Baseball: Kiwis could make MLB - Granderson

PM John Key and New York Yankees baseball player Curtis Granderson discuss rugby and baseball rules. Photo / NZPA
PM John Key and New York Yankees baseball player Curtis Granderson discuss rugby and baseball rules. Photo / NZPA

New York Yankee Curtis Granderson cites his own experience as evidence that Major League Baseball (MLB) in the United States is a realistic goal for young New Zealand talent.

No New Zealander has made it into the sport's big time, but for Granderson, hurdles are there to be overcome.

"I didn't think I would have the opportunity to play in the major leagues, especially when scouts told me I was too small, too slow, wasn't strong enough, wasn't fast enough," he said today.

"You can prove people wrong. Continue to work hard. Look at those things that people say you can't do. Or, 'they can't find me here in New Zealand'. That should be your goal and motivation to get you to the next level."

Cantabrian Travis Wilson and Aucklander Scott Campbell have both come close to breaking into the major leagues.

Wilson spent seven seasons with the Atlanta Braves, mostly at Triple A level, the highest minor league tier.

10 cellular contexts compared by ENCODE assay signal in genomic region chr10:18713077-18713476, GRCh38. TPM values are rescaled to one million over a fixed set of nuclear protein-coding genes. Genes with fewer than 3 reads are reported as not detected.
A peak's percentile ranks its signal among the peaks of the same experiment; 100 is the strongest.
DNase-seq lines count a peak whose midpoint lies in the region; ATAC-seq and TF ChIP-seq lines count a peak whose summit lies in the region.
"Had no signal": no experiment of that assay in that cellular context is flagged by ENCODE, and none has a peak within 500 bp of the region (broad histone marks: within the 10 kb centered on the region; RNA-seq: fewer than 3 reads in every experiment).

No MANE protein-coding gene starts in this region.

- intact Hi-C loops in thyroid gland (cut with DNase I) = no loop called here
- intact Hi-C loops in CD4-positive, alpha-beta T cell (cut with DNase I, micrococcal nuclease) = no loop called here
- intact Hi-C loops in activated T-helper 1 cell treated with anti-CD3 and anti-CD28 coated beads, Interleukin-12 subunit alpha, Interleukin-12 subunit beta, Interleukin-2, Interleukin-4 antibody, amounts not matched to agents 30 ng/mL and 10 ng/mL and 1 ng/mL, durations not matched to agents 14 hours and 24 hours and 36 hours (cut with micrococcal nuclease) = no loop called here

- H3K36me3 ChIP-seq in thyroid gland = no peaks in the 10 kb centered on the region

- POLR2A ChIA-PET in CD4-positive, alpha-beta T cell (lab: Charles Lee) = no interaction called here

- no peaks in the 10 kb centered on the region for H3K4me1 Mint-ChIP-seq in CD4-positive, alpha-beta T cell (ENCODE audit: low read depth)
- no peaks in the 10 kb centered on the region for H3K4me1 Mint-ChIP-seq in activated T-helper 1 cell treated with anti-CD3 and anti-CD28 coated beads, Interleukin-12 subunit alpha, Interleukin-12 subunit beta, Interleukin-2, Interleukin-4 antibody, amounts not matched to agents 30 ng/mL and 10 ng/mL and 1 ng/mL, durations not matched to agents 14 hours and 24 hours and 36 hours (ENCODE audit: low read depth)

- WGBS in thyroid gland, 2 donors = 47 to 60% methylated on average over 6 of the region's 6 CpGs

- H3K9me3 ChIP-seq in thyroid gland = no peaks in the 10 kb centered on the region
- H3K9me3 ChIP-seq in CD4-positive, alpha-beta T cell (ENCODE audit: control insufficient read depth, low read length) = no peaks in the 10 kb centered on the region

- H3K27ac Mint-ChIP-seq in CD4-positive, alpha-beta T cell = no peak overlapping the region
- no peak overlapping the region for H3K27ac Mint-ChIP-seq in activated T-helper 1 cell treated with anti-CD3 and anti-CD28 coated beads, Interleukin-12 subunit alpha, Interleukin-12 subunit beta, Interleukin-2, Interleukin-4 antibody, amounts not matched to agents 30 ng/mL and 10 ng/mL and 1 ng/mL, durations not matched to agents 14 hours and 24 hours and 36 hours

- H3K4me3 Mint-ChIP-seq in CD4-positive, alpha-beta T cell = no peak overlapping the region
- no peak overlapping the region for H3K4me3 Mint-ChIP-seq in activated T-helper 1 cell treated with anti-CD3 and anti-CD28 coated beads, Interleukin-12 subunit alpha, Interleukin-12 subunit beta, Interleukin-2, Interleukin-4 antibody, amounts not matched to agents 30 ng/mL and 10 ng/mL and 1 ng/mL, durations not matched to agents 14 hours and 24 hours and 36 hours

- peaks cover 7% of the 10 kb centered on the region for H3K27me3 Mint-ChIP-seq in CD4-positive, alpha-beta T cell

Campbell was drafted by the Toronto Blue Jays in 2006 and has been working his way up the ranks, getting a taste of Triple A action before injury stalled his progress last year.

Granderson said Campbell, 26, was "just a knock on the door" from making the next step up.

"It's just a matter of being in the right place at the right time," he said.

Formerly with the Detroit Tigers, Granderson, 29, was traded to the Yankees at the end of 2009.

He is in New Zealand as part of MLB's international ambassador programme to promote the sport, and has made similar trips to Europe, Africa and Asia.

He arrived not sure what the level of talent was like, but got an answer when he saw New Zealand beat Guam 14-3 in the Oceania under-16 championships in Auckland this week.

He said there were three MLB scouts - from the Yankees, the Baltimore Orioles and the Boston Red Sox - at the tournament "and you don't come all this way for a vacation".

"You come out here to see what is here and there is a lot of potential in this country, and they are eager to play, both the boys and the girls."

Granderson had expressed a desire to meet some professional rugby players while in New Zealand and this morning he was a guest of the Blues at their pre-season training.

Also there was Prime Minister John Key and son Max, 15, who plays baseball.

Granderson spent a few minutes tossing a rugby ball around with Max Key, who gave him tips about tackling technique and how to lay the ball back after being tackled.

He also chatted with the Blues players about their respective sports' training drills and he received a team jersey from skipper Keven Mealamu.

Along with the other test players in the squad, Mealamu also presented Granderson with an All Blacks jersey, which he accepted with obvious delight.

Granderson said the All Blacks would be the team he would back at the World Cup "unless they're playing Team USA".


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